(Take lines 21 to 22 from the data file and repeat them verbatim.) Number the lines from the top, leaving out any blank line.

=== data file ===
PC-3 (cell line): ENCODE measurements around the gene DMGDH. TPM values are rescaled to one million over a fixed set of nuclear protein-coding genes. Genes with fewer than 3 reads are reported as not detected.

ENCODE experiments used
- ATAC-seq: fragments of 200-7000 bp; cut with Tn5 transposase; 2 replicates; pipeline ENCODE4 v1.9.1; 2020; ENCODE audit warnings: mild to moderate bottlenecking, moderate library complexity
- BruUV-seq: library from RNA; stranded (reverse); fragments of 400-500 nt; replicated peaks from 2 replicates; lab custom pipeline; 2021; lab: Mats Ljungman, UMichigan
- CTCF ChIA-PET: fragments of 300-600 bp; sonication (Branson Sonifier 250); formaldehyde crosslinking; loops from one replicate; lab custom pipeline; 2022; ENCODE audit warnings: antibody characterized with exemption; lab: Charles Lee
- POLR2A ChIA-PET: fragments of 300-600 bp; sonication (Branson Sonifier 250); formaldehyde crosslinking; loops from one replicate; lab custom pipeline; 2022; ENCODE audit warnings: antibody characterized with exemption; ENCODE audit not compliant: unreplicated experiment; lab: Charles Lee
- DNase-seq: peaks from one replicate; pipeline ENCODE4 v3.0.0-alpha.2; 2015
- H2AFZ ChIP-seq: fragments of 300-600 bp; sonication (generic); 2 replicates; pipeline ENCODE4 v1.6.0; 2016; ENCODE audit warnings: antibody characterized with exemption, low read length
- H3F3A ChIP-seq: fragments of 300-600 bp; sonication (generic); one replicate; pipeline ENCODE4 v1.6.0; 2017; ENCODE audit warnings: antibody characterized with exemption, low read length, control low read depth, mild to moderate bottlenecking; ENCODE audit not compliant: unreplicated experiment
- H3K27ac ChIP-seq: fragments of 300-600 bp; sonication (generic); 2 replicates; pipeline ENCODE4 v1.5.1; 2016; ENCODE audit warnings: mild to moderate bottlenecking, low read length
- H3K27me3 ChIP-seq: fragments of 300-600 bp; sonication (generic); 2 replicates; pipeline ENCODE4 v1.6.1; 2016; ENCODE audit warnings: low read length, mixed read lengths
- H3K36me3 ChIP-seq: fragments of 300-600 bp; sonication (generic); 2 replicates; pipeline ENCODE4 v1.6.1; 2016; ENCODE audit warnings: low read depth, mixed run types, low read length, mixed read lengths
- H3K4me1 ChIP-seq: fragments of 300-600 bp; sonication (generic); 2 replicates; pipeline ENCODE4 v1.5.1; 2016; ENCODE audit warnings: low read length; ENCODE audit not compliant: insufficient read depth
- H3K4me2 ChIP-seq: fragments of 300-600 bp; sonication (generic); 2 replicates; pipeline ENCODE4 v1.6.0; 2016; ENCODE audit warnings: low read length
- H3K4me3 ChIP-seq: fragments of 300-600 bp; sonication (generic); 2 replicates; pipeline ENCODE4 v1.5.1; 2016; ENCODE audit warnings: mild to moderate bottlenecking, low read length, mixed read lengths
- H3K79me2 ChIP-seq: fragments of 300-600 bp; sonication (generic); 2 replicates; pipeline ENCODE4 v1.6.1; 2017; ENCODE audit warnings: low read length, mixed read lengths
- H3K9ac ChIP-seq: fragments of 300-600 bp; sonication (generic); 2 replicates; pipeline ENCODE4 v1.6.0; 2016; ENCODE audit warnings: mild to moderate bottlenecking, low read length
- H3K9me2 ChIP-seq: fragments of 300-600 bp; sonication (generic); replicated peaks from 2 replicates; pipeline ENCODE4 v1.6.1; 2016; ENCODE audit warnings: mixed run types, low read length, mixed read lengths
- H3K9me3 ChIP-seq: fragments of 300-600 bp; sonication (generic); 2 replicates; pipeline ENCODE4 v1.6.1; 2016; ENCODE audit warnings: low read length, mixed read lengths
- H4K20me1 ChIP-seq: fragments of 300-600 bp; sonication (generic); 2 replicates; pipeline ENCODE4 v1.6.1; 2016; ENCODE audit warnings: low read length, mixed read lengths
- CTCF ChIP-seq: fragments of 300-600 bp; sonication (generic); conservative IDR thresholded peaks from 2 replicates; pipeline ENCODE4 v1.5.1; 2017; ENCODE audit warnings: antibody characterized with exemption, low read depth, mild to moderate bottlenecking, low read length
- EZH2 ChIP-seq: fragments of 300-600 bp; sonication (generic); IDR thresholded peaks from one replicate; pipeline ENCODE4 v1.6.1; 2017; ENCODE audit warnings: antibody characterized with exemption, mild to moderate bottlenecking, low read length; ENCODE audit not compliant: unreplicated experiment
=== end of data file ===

- CTCF ChIP-seq: fragments of 300-600 bp; sonication (generic); conservative IDR thresholded peaks from 2 replicates; pipeline ENCODE4 v1.5.1; 2017; ENCODE audit warnings: antibody characterized with exemption, low read depth, mild to moderate bottlenecking, low read length
- EZH2 ChIP-seq: fragments of 300-600 bp; sonication (generic); IDR thresholded peaks from one replicate; pipeline ENCODE4 v1.6.1; 2017; ENCODE audit warnings: antibody characterized with exemption, mild to moderate bottlenecking, low read length; ENCODE audit not compliant: unreplicated experiment